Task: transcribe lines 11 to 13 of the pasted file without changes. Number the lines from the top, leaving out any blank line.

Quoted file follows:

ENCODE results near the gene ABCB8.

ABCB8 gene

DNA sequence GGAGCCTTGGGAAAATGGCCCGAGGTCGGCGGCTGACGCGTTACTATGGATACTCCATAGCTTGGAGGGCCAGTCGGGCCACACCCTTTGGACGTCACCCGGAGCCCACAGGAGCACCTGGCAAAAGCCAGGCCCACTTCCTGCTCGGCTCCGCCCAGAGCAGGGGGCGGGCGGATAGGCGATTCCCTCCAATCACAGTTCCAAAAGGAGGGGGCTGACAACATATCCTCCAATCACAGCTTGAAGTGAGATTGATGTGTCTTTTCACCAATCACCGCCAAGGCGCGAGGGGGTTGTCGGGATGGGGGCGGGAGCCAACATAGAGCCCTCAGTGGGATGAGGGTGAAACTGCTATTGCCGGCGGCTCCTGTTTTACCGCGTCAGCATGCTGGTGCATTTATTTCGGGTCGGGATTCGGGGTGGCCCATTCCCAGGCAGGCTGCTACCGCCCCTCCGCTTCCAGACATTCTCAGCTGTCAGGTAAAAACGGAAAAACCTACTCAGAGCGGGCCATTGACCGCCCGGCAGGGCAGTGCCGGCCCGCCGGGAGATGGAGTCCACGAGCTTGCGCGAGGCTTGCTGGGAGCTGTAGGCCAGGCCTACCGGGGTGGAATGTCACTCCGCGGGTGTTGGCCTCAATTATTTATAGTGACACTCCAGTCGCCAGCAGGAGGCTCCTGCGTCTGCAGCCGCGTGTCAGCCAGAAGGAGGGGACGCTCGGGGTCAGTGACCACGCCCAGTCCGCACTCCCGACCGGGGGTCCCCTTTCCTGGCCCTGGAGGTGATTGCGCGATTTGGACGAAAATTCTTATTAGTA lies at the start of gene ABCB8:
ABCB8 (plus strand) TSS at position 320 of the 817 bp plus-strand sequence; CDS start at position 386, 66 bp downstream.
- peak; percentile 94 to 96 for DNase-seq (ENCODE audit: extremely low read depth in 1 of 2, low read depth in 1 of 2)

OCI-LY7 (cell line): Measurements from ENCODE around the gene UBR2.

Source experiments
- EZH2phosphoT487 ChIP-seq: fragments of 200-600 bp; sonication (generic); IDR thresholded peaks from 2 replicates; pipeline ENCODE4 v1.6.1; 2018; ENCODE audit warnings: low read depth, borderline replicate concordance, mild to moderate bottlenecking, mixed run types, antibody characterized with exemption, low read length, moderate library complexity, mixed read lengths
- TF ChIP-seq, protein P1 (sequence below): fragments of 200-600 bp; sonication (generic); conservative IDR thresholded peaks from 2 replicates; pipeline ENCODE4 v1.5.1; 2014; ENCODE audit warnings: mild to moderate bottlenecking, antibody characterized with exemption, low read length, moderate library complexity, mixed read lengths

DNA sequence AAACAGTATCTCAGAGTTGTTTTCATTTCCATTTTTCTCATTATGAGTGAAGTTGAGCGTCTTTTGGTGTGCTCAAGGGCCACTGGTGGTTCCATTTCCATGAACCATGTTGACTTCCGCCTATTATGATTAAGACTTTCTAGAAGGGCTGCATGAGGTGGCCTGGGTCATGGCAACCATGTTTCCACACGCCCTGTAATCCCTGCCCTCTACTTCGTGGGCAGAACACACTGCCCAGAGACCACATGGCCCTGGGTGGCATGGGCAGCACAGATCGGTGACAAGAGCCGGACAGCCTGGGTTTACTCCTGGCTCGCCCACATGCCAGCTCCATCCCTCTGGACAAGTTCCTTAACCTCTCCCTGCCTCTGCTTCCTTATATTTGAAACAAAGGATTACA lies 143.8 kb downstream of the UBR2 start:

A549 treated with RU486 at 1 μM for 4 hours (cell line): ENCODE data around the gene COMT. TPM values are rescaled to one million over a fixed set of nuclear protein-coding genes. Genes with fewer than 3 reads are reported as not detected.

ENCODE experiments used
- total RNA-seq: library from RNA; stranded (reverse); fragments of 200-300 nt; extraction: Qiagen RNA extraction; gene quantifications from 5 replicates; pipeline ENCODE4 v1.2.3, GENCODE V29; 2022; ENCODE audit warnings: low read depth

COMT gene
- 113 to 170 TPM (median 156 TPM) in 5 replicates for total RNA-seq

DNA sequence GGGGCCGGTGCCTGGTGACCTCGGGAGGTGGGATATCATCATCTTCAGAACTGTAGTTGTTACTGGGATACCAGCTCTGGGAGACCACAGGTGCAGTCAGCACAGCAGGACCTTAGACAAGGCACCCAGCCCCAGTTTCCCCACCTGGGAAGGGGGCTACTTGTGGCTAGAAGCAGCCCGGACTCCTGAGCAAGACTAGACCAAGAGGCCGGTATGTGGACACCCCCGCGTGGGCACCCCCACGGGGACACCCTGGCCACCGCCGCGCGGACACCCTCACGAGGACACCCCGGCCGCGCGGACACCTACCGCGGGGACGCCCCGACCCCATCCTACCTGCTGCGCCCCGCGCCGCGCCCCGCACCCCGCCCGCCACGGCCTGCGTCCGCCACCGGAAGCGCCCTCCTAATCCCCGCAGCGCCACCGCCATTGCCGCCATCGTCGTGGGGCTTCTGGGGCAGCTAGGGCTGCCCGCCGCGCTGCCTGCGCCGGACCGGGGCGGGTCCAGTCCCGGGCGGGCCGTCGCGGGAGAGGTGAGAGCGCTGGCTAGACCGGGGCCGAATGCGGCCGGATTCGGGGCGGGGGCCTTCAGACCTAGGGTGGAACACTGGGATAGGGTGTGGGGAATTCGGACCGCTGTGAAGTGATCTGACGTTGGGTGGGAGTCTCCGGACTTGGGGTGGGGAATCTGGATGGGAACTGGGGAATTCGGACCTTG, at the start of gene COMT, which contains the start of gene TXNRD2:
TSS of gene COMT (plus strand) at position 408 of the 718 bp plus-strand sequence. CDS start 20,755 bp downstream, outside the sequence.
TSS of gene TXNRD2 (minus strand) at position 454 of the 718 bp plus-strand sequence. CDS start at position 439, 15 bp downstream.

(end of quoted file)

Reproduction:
A549 treated with RU486 at 1 μM for 4 hours (cell line): ENCODE data around the gene COMT. TPM values are rescaled to one million over a fixed set of nuclear protein-coding genes. Genes with fewer than 3 reads are reported as not detected.

ENCODE experiments used
- total RNA-seq: library from RNA; stranded (reverse); fragments of 200-300 nt; extraction: Qiagen RNA extraction; gene quantifications from 5 replicates; pipeline ENCODE4 v1.2.3, GENCODE V29; 2022; ENCODE audit warnings: low read depth